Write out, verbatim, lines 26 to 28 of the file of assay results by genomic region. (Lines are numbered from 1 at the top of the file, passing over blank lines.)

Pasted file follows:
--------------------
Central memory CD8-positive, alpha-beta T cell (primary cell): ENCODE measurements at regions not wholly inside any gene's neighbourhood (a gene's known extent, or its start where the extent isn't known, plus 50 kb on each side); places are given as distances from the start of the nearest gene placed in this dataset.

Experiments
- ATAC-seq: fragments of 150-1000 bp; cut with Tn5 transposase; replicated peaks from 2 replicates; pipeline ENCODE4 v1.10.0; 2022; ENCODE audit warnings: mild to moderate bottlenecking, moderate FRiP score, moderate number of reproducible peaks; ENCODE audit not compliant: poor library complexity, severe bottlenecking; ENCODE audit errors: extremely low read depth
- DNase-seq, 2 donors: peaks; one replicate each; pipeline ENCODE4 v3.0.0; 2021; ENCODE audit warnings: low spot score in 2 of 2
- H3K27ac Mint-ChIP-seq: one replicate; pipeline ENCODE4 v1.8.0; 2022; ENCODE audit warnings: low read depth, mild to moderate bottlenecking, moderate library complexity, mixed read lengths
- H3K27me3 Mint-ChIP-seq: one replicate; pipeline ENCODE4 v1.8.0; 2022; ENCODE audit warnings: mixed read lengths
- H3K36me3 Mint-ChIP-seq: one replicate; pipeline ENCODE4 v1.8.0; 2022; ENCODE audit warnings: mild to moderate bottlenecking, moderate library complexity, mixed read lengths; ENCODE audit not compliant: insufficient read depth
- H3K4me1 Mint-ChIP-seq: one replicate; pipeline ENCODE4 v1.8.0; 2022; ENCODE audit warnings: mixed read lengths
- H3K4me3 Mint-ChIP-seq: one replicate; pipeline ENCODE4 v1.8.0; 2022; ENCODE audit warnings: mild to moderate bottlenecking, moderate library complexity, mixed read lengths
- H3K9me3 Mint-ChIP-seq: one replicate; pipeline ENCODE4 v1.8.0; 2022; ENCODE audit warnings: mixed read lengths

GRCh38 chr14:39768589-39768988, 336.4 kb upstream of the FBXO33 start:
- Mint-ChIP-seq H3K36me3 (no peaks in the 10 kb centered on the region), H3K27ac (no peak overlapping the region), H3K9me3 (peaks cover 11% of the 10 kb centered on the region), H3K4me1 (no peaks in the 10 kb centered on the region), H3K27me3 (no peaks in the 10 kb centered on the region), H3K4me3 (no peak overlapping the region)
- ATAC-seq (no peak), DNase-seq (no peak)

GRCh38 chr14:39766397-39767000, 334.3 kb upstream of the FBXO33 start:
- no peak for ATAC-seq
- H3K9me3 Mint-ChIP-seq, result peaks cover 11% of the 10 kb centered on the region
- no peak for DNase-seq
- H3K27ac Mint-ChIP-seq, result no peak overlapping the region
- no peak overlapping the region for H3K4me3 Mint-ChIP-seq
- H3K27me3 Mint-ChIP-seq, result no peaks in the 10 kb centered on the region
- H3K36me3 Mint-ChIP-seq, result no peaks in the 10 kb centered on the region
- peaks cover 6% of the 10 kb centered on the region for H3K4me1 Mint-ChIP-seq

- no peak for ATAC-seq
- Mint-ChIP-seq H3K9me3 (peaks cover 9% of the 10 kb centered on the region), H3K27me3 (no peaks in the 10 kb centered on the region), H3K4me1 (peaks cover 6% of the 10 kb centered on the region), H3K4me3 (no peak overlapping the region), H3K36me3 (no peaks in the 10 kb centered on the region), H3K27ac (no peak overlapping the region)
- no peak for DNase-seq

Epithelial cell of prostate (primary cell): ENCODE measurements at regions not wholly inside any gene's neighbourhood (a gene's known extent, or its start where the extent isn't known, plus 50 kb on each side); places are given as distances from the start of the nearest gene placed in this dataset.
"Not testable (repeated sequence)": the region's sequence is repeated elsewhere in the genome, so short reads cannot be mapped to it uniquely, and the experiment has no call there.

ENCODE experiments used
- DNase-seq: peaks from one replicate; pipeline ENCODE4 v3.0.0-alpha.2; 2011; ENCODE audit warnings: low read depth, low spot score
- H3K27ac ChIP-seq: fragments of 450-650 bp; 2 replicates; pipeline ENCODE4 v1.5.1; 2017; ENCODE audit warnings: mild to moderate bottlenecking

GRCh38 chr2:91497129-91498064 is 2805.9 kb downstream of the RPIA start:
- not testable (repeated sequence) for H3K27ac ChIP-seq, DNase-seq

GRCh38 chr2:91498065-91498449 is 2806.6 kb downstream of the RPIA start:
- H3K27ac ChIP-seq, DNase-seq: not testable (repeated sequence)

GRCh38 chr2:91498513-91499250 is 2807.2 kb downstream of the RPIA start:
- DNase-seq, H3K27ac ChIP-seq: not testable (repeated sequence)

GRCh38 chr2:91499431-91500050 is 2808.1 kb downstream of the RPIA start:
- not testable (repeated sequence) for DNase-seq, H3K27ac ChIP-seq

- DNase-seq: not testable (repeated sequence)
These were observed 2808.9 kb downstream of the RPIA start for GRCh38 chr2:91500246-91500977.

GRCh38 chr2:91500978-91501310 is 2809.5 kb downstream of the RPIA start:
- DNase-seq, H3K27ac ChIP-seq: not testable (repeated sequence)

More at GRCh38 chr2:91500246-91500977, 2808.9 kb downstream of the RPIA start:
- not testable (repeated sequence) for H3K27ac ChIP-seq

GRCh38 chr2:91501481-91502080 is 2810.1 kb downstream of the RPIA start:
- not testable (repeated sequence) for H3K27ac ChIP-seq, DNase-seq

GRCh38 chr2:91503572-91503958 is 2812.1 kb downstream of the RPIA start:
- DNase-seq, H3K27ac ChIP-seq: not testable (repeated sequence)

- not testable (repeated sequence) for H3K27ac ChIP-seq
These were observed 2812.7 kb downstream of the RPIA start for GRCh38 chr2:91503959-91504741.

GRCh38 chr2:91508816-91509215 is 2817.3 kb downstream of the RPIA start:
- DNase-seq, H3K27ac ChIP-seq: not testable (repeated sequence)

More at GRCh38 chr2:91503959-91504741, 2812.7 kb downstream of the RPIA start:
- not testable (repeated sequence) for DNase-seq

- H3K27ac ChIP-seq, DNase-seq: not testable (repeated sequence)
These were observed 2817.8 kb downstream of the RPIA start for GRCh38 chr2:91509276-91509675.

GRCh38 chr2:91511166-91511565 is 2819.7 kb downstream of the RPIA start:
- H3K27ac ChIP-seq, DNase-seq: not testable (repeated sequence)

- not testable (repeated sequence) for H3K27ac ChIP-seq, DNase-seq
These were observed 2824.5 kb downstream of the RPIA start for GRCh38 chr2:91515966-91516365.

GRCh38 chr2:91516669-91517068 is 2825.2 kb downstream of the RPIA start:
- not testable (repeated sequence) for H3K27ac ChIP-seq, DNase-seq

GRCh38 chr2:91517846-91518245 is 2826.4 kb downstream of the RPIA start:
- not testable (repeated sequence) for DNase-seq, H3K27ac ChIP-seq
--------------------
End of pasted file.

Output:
Epithelial cell of prostate (primary cell): ENCODE measurements at regions not wholly inside any gene's neighbourhood (a gene's known extent, or its start where the extent isn't known, plus 50 kb on each side); places are given as distances from the start of the nearest gene placed in this dataset.
"Not testable (repeated sequence)": the region's sequence is repeated elsewhere in the genome, so short reads cannot be mapped to it uniquely, and the experiment has no call there.

ENCODE experiments used